Sunday, September 20, 2009

Mad Men, "Guy Walks Into an Advertising Agency": Today's Tom Sawyer, mean, mean ride

Spoilers for tonight's "Mad Men" coming up just as soon as I never play golf again...
"What are you afraid of?" -Don
"Afraid of what's going to happen when you turn off the lights." -Sally

"He might lose his foot." -Paul
"Right when he got it in the door." -Roger
When I interviewed Matthew Weiner before the season began, I asked whether there would be any big mysteries this year like Don's identity or Peggy's baby. "Things get chaotic so quickly," he replied, "and there are so many more immediate problems. There is a high level of tension pretty soon."

Watching the season's early episodes, I kept wondering when the chaos and immediate problems would begin. Now, having watched "Guy Walks Into an Advertising Agency" - the highlight of season three to date, and one of the best "Mad Men" episodes ever - I know. If we're going to consider, as I suggested last week, the first four episodes to be an extended prologue, and "The Fog" as the unofficial start of season three's storylines, then "Guy" is when all those storylines go insane, quickly.

I loved "The Fog," which was very Don-and-Betty-centric, but seeing all the Sterling Cooper shenanigans in this one made me realize how much stronger the series is when Don's work life has at least as much emphasis as his home life, if not moreso. Don's wife and kids are a key part of the fabric of "Mad Men," but Sterling Cooper offers so many additional characters and conflicts that episodes set largely in the office always feel richer. Don's struggle to play this role he doesn't really want as a husband and father is always interesting, but given the choice, I'd much rather see him argue with Roger, you know?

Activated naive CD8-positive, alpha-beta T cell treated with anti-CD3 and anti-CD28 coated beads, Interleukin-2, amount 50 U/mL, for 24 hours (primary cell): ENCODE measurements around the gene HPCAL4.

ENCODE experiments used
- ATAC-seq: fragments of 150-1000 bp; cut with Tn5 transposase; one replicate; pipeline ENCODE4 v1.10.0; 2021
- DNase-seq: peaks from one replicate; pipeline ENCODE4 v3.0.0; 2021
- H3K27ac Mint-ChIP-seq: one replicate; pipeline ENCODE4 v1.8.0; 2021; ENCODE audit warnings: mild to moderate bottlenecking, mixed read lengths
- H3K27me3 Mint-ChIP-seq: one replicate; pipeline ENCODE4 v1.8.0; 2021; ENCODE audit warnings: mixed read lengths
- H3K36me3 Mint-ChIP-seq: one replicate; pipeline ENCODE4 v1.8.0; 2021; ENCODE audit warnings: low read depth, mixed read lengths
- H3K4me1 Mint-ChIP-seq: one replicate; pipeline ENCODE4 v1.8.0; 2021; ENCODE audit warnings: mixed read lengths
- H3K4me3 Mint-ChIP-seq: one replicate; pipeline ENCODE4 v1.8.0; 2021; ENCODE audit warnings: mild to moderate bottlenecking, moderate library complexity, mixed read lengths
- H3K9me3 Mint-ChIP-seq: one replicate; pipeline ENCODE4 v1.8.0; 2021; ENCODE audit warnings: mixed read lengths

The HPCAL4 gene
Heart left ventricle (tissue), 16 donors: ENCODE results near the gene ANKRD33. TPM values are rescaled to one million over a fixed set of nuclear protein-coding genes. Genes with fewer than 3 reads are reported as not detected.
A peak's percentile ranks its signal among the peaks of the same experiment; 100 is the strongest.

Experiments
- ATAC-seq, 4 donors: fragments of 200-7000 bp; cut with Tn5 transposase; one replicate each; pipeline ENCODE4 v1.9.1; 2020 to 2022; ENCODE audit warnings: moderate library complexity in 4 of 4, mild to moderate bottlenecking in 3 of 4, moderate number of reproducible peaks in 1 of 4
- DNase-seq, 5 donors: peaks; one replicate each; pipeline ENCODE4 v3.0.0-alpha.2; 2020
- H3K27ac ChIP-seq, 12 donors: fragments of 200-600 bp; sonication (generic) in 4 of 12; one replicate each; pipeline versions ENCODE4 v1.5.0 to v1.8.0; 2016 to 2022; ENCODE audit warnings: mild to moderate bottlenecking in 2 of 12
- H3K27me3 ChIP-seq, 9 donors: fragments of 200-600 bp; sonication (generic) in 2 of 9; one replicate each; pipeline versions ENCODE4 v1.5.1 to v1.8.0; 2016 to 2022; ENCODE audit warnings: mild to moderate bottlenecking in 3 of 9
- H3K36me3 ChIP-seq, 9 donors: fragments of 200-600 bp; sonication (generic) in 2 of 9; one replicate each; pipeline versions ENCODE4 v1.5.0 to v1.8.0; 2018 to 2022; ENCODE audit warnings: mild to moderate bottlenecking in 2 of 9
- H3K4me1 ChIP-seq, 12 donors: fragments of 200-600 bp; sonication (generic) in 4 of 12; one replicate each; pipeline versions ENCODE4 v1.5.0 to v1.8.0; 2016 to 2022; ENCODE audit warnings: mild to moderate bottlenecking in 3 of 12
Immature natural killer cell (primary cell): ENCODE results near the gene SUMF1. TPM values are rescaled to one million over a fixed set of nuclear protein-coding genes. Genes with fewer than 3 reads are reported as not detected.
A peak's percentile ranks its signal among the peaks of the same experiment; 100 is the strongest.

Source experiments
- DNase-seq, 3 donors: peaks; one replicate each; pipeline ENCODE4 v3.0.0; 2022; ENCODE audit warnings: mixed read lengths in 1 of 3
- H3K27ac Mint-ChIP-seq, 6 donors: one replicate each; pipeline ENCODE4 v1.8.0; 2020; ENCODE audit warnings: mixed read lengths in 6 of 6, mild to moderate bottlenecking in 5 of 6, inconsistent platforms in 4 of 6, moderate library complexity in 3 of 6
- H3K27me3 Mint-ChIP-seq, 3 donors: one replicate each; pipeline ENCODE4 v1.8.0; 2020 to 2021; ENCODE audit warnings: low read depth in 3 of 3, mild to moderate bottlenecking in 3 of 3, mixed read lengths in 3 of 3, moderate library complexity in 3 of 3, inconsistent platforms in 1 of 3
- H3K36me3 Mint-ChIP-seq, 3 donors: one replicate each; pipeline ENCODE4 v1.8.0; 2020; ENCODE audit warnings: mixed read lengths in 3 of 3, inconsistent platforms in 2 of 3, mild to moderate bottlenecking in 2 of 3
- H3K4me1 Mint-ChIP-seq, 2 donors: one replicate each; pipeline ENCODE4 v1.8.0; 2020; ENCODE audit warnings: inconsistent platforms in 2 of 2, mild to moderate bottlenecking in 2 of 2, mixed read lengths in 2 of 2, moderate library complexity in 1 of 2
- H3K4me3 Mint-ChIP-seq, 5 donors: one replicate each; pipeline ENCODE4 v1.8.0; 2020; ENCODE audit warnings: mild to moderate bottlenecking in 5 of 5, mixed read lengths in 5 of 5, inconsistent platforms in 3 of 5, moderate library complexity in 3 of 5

I'm struggling to think of an episode of the series that has made me laugh as much as this one did with all the twisted jokes about poor Guy losing his foot (including not only Roger's line quoted above but the janitor squeegeeing blood in the background of the scene where the chipmunks yell at Smitty and the episode's title itself), or the shock value of the lawnmower accident itself(*). Yet "Guy" was also a dramatic marvel, somehow providing even greater depth to characters like Joan, Roger, Bert Cooper and Lane Pryce, and upending nearly every relationship at the agency even as the status quo was (mostly) restored by the episode's end.

(*) A week after I made a joke about Chekhov's Gun in relation to Miss Farrell, the show gave us a much more immediate example with the lawn tractor. You drive a thing like that into an office in the first act, you know it's going to cause something bad by the last. And of course it was Lois at the wheel. Is there anything she doesn't manage to massively screw up?

The driving forces here are fear and anticipation. Characters are afraid of, and/or excited about, what they can't see, and what they don't know will happen next. Most of all, they fret about being replaced, or thrill to the idea that they might be replacing someone.